Athletes had traveled from across the country for IRONMAN Lake Tahoe. It would be the first IRONMAN for UCLA triathlon team member Adam DeBrosse. But when word came down the morning of the race the event was canceled, hundreds of athletes were devastated. Refusing to let his training go to waste, the UCLA triathlon team had their own plan for DeBrosse.
By Jared Slinde
Adam DeBrosse didn’t believe it. He didn’t want to believe it. Even when friends and family told him everything was true, it was still difficult to comprehend. When he finally accepted the reality, emotion got the better of him.
Like so many athletes that day, DeBrosse’s preparation started months earlier with the goal of completing the 2014 IRONMAN Lake Tahoe. It would be the first race at that distance for DeBrosse, a fourth-year member of the UCLA triathlon team.
But all the hours spent training and all the sacrifices flashed before his eyes when officials canceled IRONMAN Lake Tahoe the morning of the race due to unsafe air quality from recent fires. DeBrosse, along with seven of his UCLA teammates, his brother and parents, who had all traveled hundreds of miles to be there, were shocked.
“At first it was disbelief,” the 22-year-old DeBrosse said of his emotions that day. “I was really disappointed and I cried. You understand the smoke in the air is bad for you, but at the same time you put so much time into this. I had my wetsuit on and I was about to touch the sand. To have it stripped away so quickly was disbelief.”
DeBrosse and his teammates slowly made their way back to their cars. His dream of completing an IRONMAN triathlon would have to wait.
PLANNING THE RACEIt took an hour for the shock to wear off before conversations turned to finding a solution. The group began joking about staging their own IRONMAN the next day for DeBrosse. While first met with laughs, the tone quickly changed.
“We felt it would be such a disappointment to come back home and not release all the training he had done,” said the UCLA triathlon team vice president Monica Morucci.
Planning started quickly for the first ever "IRONMAN Orinda" to take place in the San Francisco Bay area the following morning. Jonathan Young, Allie Light, Morucci, Rachel Allen, Ella Eser, Ansom Lam and Matt Stewart were all on board for this inaugural IRONMAN.
Calls were made to a community pool where the 2.4-mile swim would take place. Stewart, another UCLA teammate, began mapping the 112-mile bike route and a plan was put in place to use a Garmin watch for the 26.2-mile run. Logistics were covered to include transition areas and food and water throughout the day.
The end goal was to build a course similar to what DeBrosse would have experienced at IRONMAN Lake Tahoe, which featured a bike course with more than 7,500 feet of elevation gain. When Stewart finished mapping the grueling bike course, the end result was more than 9,200 feet of elevation gain.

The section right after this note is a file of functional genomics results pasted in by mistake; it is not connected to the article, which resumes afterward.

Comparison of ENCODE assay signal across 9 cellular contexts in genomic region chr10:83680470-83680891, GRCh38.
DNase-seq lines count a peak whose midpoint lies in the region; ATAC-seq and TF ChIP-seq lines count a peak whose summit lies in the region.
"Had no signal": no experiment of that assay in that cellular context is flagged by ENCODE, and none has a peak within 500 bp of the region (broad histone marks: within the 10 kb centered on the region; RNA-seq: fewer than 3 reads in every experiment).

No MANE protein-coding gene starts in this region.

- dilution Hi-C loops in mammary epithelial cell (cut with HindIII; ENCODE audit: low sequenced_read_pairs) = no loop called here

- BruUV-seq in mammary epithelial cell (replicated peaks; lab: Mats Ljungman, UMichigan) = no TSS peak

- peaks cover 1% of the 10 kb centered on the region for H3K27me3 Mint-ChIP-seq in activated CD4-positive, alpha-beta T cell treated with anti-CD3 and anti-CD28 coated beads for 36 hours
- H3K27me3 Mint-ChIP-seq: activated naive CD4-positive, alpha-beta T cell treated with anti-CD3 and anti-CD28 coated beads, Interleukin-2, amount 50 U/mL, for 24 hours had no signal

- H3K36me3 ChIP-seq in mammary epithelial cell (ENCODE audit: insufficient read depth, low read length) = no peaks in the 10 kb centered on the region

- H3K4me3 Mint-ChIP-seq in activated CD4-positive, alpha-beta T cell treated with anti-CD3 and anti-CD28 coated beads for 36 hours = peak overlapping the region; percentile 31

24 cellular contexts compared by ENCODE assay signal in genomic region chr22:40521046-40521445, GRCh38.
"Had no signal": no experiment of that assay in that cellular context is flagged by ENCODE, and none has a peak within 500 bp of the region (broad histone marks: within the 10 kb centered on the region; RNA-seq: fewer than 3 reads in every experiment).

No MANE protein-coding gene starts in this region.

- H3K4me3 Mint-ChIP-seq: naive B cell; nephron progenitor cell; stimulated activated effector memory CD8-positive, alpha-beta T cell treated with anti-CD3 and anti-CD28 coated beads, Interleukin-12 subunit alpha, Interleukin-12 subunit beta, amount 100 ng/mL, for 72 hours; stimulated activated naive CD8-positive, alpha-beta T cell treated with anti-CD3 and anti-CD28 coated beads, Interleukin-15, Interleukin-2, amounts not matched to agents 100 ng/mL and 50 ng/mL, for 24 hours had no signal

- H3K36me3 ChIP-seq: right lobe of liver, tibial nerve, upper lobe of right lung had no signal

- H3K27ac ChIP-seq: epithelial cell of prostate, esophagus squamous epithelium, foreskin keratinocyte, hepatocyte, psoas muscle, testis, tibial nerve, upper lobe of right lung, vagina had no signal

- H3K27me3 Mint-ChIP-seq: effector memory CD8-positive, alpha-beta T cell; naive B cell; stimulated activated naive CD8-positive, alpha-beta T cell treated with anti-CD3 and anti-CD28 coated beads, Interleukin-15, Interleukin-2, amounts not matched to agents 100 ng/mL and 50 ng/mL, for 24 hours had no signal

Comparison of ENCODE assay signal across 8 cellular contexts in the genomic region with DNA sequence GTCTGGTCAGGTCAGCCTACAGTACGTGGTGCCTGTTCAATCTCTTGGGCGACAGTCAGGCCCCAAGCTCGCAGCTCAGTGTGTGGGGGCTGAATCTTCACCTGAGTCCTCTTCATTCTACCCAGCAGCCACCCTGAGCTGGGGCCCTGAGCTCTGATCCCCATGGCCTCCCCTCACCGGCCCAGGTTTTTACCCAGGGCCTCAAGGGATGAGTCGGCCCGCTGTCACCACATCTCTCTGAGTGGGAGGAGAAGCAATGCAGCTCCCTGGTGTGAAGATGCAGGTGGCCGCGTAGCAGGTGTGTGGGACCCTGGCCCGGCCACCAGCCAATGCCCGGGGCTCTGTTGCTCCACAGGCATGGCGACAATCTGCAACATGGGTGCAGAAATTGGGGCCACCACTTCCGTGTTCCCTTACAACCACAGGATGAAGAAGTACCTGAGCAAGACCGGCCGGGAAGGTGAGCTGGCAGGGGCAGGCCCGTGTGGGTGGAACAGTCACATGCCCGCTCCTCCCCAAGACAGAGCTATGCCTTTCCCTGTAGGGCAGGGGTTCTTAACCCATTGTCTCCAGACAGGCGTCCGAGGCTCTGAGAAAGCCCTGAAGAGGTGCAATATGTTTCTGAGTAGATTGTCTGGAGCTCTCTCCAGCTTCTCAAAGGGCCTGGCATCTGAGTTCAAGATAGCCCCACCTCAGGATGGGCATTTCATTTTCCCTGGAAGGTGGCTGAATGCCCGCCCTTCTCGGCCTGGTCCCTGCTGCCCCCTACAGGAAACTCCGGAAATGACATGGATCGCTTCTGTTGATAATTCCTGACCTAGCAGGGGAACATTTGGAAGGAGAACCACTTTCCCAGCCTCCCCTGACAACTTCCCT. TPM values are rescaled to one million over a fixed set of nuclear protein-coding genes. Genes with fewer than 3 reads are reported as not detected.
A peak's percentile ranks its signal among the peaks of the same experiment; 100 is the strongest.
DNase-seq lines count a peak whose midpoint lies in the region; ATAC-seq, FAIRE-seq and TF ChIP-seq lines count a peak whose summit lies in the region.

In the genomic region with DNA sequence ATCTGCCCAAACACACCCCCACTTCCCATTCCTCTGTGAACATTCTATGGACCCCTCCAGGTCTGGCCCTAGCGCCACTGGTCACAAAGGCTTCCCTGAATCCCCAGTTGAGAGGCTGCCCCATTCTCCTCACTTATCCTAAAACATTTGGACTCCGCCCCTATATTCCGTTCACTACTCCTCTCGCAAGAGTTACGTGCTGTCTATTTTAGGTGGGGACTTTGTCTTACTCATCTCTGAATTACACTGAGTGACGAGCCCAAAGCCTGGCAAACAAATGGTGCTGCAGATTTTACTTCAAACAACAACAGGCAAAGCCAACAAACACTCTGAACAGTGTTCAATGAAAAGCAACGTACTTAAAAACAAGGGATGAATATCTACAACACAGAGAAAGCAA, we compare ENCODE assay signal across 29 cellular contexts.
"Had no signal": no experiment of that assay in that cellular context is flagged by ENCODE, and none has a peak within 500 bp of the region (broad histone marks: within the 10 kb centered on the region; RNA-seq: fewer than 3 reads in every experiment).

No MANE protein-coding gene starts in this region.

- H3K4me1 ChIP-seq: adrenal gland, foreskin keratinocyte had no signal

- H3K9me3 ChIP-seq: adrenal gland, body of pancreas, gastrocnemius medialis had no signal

| UCLA triathlon team member Jonathan Young compiled a video on
Adam DeBrosse's journey.
DeBrosse arrived at the community pool around 7 a.m. where his first challenge would be a daunting one — 169.5 laps in the pool.
“Everyone was great at helping me count laps so I would stick my head out of the water about every 20 minutes to see where I was at,” DeBrosse said.
Upon completion of the swim, he was guided through the clubhouse and into the parking lot for T1. With Stewart leading the way, DeBrosse mounted his bike and headed onto the bike course.
For nearly eight hours Stewart remained 10-15 yards in front of DeBrosse to show him the route. In accordance with USA Triathlon Competitive Rules, Stewart remained at least four bike lengths ahead to avoid the benefit of drafting.
As darkness began to fall, DeBrosse landed at T2 in the back of an SUV on the roadside before heading out on the run. Over the next three-and-a-half hours he counted down the miles as he approached 26.2. With a half-mile to go, DeBrosse turned into an open baseball field for the finish. Surrounded by cheers from the friends that helped him get there, DeBrosse fell to his knees in relief. One day after being denied the chance to compete in Lake Tahoe, DeBrosse had filled his dream of completing his first ultra-distance triathlon.
“It was relief when I finished,” DeBrosse said. “I had been envisioning for so long running down the finish chute with cameras and music playing. I finished in the middle of a dark field surrounded by my friends. It was complete darkness and quiet. It was surreal finally being over with it. I was so happy that it happened this way. It’s terrible the race was canceled, but personally I wouldn’t have it any other way.”
COMING TOGETHER TO HELP A TEAMMATEHis teammates were able to capture much of his experience on video and shared his progress throughout the day on the team’s Facebook page.
While the 2014 "IRONMAN Orinda" may be the only edition of the race, the event will be marked by the selflessness of a group helping a teammate.
“It’s hard to convey everything my friends and family did to show me support,” DeBrosse said. “To have everyone come out, I definitely felt loved. To see that my friends were willing to put this on was incredible. I think that is part of this sport. There are a lot of crazy people in triathlon and lot of my teammates are crazy and only crazy people do things like this.”